We identified any significant differences between first-time and repeat testers using the χ2 test, and where appropriate, the Fisher exact test. The independent variables examined included age, gender, risk factors, area and population of residence, testing agency, and co-infection with HCV or HBV. We conducted logistical regression analyses to further define independent predictors of first-time vs. repeat testers for HIV infection. For all the variables, we conducted separate analyses including and excluding missing values to determine the effect (if any) of the missing information. Only results that were not affected by missing values are reported here. We did not conduct statistical analyses for variables with a value of <5 in any given cell.
Between January 2000 and December 2001, 140,199 specimens were screened for HIV infection at the PLPH. Record linkage identified 175 and 223 newly diagnosed cases of HIV infection in Alberta during 2000 and 2001, respectively, corresponding to a diagnostic rate of 6.08 per 100,000 population during 2000 and 7.64 per 100,000 population during 2001 (2000 and 2001 population figures obtained from Alberta Health and Wellness, http://www.health.gov.ab.ca/system/rhas/require/list.htm). Of the 398 cases, 278 (69.8%) were newly diagnosed with HIV at their first test (Fig. 1). During 2000, 73.1% were diagnosed at their first test for HIV infection. This proportion was 67.3% during 2001 (P = 0.81). Among repeat testers for HIV infection, the mean number of previous negative tests was 3.4 (range = 2-11 tests). The median interval between the last negative and first positive test was 648 days (range = 53-2678 days). Among repeat testers, 62 (51.7%) were diagnosed within 1 year of their last negative test.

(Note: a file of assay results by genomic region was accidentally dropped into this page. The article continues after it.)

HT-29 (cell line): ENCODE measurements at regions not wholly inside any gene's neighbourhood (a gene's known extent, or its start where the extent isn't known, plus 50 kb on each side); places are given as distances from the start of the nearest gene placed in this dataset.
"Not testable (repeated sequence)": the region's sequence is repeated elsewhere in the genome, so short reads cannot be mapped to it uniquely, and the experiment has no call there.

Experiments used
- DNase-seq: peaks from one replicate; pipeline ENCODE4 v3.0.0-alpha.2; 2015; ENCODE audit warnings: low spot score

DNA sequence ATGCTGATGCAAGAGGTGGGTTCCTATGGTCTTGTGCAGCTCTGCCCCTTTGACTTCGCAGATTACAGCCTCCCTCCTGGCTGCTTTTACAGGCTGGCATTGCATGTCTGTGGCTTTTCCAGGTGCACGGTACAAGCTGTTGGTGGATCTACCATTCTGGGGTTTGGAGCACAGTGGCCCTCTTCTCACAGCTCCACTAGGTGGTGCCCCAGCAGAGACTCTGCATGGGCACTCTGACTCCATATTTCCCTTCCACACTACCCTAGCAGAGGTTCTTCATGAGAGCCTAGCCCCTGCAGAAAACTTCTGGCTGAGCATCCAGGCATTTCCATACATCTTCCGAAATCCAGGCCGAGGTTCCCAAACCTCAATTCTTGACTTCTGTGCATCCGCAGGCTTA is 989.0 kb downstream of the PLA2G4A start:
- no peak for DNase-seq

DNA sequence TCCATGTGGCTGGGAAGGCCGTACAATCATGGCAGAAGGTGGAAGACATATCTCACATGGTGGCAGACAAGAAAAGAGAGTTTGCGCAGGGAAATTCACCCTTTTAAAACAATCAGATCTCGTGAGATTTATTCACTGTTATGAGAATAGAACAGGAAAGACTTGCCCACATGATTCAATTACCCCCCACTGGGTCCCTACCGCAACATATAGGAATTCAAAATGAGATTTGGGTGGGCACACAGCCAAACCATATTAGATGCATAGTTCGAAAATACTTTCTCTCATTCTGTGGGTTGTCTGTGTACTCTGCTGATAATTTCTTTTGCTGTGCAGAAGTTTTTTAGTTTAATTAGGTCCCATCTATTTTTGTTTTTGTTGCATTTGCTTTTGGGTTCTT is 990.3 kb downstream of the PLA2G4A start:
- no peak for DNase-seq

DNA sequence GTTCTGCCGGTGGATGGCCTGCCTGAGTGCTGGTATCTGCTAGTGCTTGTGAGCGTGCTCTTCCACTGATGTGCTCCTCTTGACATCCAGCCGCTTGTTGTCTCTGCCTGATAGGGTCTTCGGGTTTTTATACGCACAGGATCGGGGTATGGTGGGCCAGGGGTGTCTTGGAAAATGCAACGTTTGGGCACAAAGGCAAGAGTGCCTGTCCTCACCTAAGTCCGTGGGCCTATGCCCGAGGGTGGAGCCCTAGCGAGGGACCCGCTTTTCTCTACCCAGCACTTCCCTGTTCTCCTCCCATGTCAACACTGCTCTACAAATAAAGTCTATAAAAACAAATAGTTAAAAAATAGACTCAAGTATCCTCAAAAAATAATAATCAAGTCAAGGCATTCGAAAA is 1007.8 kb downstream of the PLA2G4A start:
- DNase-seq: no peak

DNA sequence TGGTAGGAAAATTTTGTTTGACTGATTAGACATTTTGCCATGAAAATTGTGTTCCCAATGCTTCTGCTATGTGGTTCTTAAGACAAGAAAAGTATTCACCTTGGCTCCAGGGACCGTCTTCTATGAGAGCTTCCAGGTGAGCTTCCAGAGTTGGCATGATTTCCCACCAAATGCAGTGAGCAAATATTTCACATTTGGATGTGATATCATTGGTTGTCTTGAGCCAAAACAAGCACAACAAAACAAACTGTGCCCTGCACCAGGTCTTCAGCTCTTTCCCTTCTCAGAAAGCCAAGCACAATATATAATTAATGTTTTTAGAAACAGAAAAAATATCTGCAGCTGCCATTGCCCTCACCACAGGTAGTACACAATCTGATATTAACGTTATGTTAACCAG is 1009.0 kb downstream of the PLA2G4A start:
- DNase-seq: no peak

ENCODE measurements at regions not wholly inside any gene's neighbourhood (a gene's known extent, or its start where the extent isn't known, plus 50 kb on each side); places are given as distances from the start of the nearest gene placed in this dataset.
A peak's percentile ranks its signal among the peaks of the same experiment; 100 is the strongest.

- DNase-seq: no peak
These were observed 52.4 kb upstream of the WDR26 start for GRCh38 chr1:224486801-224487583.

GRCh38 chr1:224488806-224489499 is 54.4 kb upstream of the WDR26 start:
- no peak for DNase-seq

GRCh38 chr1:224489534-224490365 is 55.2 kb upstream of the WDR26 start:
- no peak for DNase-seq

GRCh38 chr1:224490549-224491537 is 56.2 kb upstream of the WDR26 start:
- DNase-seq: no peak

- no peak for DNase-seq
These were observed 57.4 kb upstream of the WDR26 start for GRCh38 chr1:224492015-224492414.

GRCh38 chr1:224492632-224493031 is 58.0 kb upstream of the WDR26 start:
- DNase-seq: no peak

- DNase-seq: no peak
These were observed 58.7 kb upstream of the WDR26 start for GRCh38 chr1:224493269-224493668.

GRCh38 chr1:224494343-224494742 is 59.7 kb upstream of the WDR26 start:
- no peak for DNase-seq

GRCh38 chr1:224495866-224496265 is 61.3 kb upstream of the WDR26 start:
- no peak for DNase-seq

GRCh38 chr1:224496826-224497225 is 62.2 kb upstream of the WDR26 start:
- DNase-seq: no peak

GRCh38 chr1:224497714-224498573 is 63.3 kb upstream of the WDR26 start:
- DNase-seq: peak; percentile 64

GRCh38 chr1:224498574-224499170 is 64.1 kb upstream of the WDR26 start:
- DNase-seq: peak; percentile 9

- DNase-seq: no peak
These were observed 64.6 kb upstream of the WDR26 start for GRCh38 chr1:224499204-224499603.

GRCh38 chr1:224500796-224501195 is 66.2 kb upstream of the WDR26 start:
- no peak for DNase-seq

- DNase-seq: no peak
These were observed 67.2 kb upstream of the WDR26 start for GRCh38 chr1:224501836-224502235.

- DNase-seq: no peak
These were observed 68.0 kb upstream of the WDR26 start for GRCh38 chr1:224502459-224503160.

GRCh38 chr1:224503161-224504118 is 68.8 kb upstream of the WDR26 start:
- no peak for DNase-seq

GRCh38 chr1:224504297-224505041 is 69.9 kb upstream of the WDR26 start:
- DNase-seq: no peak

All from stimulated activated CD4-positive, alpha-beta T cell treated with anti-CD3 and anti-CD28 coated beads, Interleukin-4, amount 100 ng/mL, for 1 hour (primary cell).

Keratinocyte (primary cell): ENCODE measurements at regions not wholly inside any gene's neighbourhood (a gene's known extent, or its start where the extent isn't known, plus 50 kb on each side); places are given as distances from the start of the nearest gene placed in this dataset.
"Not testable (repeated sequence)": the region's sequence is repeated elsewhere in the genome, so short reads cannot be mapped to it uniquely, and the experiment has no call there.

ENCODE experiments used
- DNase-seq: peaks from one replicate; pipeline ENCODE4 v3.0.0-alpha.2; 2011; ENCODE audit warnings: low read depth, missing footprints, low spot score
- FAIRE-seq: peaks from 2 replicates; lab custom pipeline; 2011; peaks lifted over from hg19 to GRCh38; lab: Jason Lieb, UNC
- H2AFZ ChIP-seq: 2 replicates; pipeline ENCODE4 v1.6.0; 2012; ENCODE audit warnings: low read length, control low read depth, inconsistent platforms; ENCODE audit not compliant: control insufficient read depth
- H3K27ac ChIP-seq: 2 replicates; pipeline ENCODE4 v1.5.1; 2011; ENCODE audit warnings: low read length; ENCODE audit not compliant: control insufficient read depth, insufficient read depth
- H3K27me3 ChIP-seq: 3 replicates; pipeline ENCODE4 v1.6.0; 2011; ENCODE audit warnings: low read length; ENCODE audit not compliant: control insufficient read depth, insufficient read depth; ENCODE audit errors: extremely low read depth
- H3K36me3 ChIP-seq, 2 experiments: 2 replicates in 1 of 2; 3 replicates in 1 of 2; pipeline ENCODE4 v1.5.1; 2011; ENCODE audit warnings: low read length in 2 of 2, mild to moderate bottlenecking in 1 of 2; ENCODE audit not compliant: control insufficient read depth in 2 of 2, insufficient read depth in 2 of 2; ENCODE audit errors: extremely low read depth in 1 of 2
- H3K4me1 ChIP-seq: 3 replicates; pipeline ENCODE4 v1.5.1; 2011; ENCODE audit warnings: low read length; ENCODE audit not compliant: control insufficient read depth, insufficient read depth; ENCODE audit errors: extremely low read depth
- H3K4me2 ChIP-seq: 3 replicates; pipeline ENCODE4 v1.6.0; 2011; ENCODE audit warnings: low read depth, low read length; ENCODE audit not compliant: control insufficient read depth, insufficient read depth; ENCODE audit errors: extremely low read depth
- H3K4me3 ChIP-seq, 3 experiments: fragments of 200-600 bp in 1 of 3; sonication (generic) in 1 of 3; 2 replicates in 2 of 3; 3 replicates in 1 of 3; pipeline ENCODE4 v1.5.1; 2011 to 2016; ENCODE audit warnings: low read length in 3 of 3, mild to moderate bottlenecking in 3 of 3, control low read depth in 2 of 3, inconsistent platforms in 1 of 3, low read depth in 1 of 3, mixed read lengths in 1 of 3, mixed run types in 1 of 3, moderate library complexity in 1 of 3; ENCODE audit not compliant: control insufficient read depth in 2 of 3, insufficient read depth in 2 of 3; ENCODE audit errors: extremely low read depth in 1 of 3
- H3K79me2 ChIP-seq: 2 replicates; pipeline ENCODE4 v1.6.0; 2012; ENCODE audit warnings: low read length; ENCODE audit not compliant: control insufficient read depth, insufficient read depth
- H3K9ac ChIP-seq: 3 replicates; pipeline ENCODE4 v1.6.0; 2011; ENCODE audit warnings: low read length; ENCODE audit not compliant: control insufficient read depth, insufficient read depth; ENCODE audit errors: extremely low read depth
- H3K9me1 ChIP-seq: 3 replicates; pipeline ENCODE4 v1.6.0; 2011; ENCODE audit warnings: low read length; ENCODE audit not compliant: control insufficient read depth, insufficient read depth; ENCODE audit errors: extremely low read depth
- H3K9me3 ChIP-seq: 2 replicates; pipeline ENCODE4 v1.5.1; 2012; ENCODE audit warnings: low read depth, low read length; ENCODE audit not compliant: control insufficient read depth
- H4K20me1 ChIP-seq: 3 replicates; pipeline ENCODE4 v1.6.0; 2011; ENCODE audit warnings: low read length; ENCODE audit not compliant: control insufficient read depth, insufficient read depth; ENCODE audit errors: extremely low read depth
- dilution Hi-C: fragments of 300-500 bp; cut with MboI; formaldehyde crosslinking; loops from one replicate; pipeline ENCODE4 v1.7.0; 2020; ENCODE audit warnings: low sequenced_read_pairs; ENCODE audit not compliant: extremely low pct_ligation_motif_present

The characteristics of first-time and repeat testers for HIV infection in our study population are shown in Table 1. While not statistically significant at the P < 0.05 level, compared with first-time testers, repeat testers were more likely to be female, to be younger in age when diagnosed with HIV infection, to reside in northern Alberta and in larger urban centers (population >200,000), to indicate injection drug use as their primary risk exposure, and to be tested for HIV infection at medical clinics or health centers (including walk-in clinics) or at remand/correctional institutions (Table 1). HCV status using the PLPH database was unknown for 98 individuals (24.6%) in our study population. Among those who were tested for HCV antibody at the PLPH, 161 (53.7%) were seropositive for HCV infection. Among repeat testers and first-time testers, 69 (64.5%) and 92 (47.7%), respectively, were positive for HCV antibody. Co-infection with HBV was unknown for 153 individuals (38.4%) in our study population. Among those who were tested for HBV surface antigen, core antigen, or e-antigen at the PLPH, 47 (19.1%) were positive for at least 1 of these 3 markers. Among repeat testers and first-time testers, 11 (13.6%) and 36 (22%), respectively, were one of these 3 markers.